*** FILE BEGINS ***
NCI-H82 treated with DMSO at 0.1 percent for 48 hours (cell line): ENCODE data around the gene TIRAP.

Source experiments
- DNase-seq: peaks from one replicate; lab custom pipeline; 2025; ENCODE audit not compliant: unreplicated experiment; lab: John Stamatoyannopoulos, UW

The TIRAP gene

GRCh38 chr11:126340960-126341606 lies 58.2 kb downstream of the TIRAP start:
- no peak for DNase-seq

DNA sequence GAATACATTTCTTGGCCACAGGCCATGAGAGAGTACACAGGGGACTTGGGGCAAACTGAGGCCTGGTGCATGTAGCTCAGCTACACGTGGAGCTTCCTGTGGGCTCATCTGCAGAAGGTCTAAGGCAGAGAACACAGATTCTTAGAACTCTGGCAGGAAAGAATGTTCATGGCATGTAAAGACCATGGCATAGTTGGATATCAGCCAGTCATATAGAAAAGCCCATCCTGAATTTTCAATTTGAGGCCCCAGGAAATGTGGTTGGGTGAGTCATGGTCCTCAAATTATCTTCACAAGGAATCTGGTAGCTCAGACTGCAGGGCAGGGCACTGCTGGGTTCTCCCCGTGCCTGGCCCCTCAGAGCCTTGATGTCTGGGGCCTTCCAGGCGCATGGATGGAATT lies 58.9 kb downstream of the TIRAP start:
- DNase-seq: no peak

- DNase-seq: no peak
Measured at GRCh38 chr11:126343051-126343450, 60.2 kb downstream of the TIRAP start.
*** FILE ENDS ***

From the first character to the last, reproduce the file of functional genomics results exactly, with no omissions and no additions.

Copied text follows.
NCI-H82 treated with DMSO at 0.1 percent for 48 hours (cell line): ENCODE data around the gene TIRAP.

Source experiments
- DNase-seq: peaks from one replicate; lab custom pipeline; 2025; ENCODE audit not compliant: unreplicated experiment; lab: John Stamatoyannopoulos, UW

The TIRAP gene

GRCh38 chr11:126340960-126341606 lies 58.2 kb downstream of the TIRAP start:
- no peak for DNase-seq

DNA sequence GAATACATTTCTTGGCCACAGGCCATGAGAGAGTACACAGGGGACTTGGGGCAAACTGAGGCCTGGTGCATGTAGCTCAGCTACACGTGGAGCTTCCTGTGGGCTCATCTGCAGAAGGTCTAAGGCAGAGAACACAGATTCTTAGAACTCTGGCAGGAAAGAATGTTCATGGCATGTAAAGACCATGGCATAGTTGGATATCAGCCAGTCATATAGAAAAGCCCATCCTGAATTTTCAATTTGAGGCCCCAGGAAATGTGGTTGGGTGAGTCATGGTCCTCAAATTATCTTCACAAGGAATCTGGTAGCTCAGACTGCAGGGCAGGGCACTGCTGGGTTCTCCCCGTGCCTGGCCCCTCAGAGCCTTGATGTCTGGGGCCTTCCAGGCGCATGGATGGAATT lies 58.9 kb downstream of the TIRAP start:
- DNase-seq: no peak

- DNase-seq: no peak
Measured at GRCh38 chr11:126343051-126343450, 60.2 kb downstream of the TIRAP start.